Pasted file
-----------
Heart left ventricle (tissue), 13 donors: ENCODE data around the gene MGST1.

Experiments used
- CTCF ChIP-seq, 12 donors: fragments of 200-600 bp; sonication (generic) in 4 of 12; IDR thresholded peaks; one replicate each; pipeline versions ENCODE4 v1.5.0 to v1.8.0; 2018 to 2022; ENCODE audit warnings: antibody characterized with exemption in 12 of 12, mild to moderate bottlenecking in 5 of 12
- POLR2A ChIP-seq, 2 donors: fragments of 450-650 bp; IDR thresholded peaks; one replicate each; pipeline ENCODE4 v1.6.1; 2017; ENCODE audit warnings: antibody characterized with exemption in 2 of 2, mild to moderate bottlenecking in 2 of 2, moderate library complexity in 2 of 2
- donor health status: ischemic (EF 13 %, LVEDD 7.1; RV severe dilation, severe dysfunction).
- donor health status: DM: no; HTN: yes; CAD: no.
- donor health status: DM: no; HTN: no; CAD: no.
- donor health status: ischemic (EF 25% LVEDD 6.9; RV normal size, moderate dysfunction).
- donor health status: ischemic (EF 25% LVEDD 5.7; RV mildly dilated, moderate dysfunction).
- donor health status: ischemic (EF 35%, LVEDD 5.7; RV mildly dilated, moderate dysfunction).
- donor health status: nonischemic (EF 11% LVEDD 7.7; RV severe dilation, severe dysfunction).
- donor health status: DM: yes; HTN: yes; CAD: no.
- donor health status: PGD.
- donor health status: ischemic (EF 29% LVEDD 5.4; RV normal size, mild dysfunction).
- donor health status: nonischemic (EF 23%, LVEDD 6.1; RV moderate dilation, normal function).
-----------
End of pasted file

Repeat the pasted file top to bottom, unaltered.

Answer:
Heart left ventricle (tissue), 13 donors: ENCODE data around the gene MGST1.

Experiments used
- CTCF ChIP-seq, 12 donors: fragments of 200-600 bp; sonication (generic) in 4 of 12; IDR thresholded peaks; one replicate each; pipeline versions ENCODE4 v1.5.0 to v1.8.0; 2018 to 2022; ENCODE audit warnings: antibody characterized with exemption in 12 of 12, mild to moderate bottlenecking in 5 of 12
- POLR2A ChIP-seq, 2 donors: fragments of 450-650 bp; IDR thresholded peaks; one replicate each; pipeline ENCODE4 v1.6.1; 2017; ENCODE audit warnings: antibody characterized with exemption in 2 of 2, mild to moderate bottlenecking in 2 of 2, moderate library complexity in 2 of 2
- donor health status: ischemic (EF 13 %, LVEDD 7.1; RV severe dilation, severe dysfunction).
- donor health status: DM: no; HTN: yes; CAD: no.
- donor health status: DM: no; HTN: no; CAD: no.
- donor health status: ischemic (EF 25% LVEDD 6.9; RV normal size, moderate dysfunction).
- donor health status: ischemic (EF 25% LVEDD 5.7; RV mildly dilated, moderate dysfunction).
- donor health status: ischemic (EF 35%, LVEDD 5.7; RV mildly dilated, moderate dysfunction).
- donor health status: nonischemic (EF 11% LVEDD 7.7; RV severe dilation, severe dysfunction).
- donor health status: DM: yes; HTN: yes; CAD: no.
- donor health status: PGD.
- donor health status: ischemic (EF 29% LVEDD 5.4; RV normal size, mild dysfunction).
- donor health status: nonischemic (EF 23%, LVEDD 6.1; RV moderate dilation, normal function).